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to be sad that my baby is due at Christmas?

(256 Posts)
SadAboutBaby Sat 04-Jun-11 06:15:04

Message withdrawn at poster's request.

BlackSwan Sat 04-Jun-11 06:18:55

I say this in the kindest possible way - you are being really really ridiculous and you need to snap the hell out of it.

I was born around Christmas and I love it.

If this is the most important issue you have to tackle whilst you're pregnant then you will be very lucky indeed.

Just don't mention to anyone in RL how you're obsessing about this because they will think you are a moron.

jaggythistle Sat 04-Jun-11 06:27:39

sorry, YAB a bit U.

Christmas wouldn't be the ideal time for me either, but I'm only on month 9 of ttc no 2 and couldn't give i flying monkey about (imaginary) due dates already. so I'd imagine that people who've been trying a whole lot longer will think you're being extremely unreasonable. smile

seeker Sat 04-Jun-11 06:31:48

I have Christmas baby - she was born on December 21st. I was a bit sad about it too. But she is 15 now, and currently planning her massive half birthday sleepover on June 21st - Midsummer night!

She's always had a half birthday - it means she has two celebrations every year. One on her actual birthday with a trip to the pantomimne and one on midsummer day with a party.

Bluemoonrising Sat 04-Jun-11 06:35:05

I think that, as parents, surely you are in a prime position to make sure your childs birthday doesn't get lost with other festivities?

A friend always has her DD's celebrations in early December so they don't clash, and another does, like seeker's, a half-birthday celebration.

On a positive note, you are aware that this can be an issue so you will surely work harder to avoid it!

ShuffleBallChange Sat 04-Jun-11 06:35:52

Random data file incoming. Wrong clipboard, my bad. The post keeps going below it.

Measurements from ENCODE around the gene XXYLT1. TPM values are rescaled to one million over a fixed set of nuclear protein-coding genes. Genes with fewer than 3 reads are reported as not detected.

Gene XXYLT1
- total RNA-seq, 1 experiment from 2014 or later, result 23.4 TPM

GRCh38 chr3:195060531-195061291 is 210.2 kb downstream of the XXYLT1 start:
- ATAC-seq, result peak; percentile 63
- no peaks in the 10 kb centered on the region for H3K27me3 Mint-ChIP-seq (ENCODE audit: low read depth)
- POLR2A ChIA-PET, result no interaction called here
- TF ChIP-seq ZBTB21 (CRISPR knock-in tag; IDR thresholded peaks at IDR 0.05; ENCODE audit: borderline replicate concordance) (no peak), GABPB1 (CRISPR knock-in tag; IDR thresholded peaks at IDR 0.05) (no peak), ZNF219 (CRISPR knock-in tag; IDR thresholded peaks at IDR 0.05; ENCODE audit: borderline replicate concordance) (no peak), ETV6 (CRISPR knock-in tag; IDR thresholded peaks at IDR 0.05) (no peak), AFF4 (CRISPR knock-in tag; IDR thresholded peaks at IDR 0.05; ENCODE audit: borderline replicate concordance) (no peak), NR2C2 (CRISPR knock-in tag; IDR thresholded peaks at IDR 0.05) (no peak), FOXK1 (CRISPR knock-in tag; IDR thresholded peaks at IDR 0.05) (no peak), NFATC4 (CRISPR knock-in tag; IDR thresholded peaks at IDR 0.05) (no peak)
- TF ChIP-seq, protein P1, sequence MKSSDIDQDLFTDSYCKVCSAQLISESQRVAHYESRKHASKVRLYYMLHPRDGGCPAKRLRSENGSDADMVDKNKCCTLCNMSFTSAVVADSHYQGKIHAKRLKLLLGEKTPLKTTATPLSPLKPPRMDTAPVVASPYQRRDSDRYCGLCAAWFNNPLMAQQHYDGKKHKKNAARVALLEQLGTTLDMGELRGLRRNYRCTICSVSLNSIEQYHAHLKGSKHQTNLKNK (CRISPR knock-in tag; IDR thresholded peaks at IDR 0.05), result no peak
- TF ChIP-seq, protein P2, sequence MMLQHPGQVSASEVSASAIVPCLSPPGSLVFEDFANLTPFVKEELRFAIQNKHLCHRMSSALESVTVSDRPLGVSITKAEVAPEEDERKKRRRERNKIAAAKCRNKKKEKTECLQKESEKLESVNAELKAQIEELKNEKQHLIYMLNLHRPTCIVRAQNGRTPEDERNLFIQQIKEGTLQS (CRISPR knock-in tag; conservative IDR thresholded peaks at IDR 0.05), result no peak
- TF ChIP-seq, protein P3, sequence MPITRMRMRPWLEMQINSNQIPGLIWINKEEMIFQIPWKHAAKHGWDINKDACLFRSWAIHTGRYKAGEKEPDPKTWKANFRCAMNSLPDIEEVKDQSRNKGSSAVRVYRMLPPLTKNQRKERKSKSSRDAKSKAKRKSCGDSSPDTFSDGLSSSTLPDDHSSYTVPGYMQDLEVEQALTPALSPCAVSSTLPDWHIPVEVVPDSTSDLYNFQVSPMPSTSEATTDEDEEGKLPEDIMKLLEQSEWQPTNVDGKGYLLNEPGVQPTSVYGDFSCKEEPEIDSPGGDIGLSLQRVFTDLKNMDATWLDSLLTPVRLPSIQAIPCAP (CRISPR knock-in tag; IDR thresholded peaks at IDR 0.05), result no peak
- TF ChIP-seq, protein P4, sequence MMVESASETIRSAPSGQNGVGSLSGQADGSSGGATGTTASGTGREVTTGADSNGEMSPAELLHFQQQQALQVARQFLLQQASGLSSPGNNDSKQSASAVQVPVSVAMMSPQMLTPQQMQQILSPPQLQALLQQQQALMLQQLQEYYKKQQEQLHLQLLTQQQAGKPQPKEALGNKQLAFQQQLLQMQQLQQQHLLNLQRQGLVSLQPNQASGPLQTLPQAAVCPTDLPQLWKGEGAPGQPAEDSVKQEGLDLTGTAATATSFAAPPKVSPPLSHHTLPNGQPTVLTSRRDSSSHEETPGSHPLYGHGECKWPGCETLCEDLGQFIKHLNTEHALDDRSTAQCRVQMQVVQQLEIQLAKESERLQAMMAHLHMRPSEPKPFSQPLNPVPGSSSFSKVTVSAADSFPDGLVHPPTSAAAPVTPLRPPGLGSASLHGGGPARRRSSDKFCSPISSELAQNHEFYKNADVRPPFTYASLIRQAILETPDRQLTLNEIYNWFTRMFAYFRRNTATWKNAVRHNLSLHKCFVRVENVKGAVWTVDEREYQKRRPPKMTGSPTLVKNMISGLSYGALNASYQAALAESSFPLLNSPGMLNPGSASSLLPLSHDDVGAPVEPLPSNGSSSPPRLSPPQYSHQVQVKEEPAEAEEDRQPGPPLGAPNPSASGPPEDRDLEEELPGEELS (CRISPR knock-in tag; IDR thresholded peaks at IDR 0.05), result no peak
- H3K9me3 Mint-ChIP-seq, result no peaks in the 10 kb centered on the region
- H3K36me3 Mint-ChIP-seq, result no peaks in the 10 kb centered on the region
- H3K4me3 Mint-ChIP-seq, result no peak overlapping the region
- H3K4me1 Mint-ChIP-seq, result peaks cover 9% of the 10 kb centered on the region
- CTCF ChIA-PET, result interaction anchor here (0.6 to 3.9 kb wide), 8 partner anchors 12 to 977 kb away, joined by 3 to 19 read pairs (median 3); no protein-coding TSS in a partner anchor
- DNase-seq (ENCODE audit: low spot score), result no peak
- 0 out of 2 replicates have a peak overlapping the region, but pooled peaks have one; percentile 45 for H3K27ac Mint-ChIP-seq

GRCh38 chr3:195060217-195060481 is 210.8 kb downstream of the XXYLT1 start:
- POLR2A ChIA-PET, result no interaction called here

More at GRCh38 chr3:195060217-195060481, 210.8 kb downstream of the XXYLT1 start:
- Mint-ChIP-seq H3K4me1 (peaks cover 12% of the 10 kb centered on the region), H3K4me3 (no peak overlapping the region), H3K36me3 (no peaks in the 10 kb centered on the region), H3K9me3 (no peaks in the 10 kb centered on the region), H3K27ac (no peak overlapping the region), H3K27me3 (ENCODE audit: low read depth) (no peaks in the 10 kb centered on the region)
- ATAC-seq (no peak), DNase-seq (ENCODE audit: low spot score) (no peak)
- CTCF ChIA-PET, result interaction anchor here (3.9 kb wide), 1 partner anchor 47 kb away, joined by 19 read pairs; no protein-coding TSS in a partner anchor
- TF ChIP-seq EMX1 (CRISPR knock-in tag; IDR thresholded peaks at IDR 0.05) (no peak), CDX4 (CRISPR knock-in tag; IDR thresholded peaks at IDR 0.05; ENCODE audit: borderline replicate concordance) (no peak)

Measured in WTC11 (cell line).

I felt a bit like this at first, DS1 was due in August but born in July so a summer birthday - lovely. DS2 was due Christmas Eve but born a week early. Having a summer birthday myself and loving it, I too felt a bid sad for DS2. But does it really matter? I don't think so. On the plus side you can hide in warm baggy clothes for much longer when you have a winter baby grin.

Its probably your hormones sending you a bit doolally, but enjoy your pregnancy and look forward to meeting your scrumptious new arrival

diddl Sat 04-Jun-11 06:38:53

My "christmas baby" was born the middle of Nov-so there´s no guarantee.

My Bday is just before Christmas & I love it, love it love it!

I always had parties & seperate presents-like my sibling.

And no need for a pretendy "half birthday" either.

mrsbiscuits Sat 04-Jun-11 06:40:48

Sorry but YABVU and a bit daft if I'm honest. I was born on 26th December and have never hated the fact that I was born at Christmas. In fact it was pretty cool to be honest and in truth I've never known any different. If I were you I'd just be more concerned about having a healthy baby than worrying about what time of year they are born.

HengshanRoad Sat 04-Jun-11 06:42:10

If this is all you have to worry about, I'd say you're doing pretty well. Celebrate the fact that you will be welcoming a baby into the world. Whether it's born in July or December is really by the by.

HattiFattner Sat 04-Jun-11 06:44:24

I have two Christmas babies - one on the 14th, one on the 15th. No 3 was due on 1st, but ended up in November. I am only fertile in spring!

We make a special effort with birthdays - eg no christmas decs up before the birthdays, never had combined pressies.

Christmas is better than January, when everyone is skint, on a diet, and on the wagon.

SadAboutBaby Sat 04-Jun-11 06:48:23

Message withdrawn at poster's request.

mogglemoo Sat 04-Jun-11 06:48:33

My daughter's due date was 22nd December, but she chose to be born on Xmas Eve. We make sure that she gets separate birthday presents and that they are wrapped in birthday paper. I secretly think that she loves having a 'special birthday', and there is a Xmas tree decoration that we put on the tree every year that was put on her cot when she was born by hospital staff. Santa also comes round and leaves the bebies and Mums presents.

Because we are always with family at Xmas, she gets a birthday celebration, and if she has a birthday party we plan it for the beginning of December. So much so, that my elder daughter (whose birthday is in January) is miffed because the family is never together when her birthday comes around!

My mum's birthday is Jan 1, and my sister is keeping up family tradition; she gave birth to my nephew on Jan 1 too!

Your child's birthday is as special as you want to make it- I was relieved I had a very short labour, and that I was able to enjoy Xmas day with both my daughters- albeit in the hospital with all family (and champagne) grin

AlpinePony Sat 04-Jun-11 06:48:51

YABU - you are fully aware that you'd run out of contraception and that you did not want a xmas baby yet you had unprotected sex anyway. Bless your fertility! wink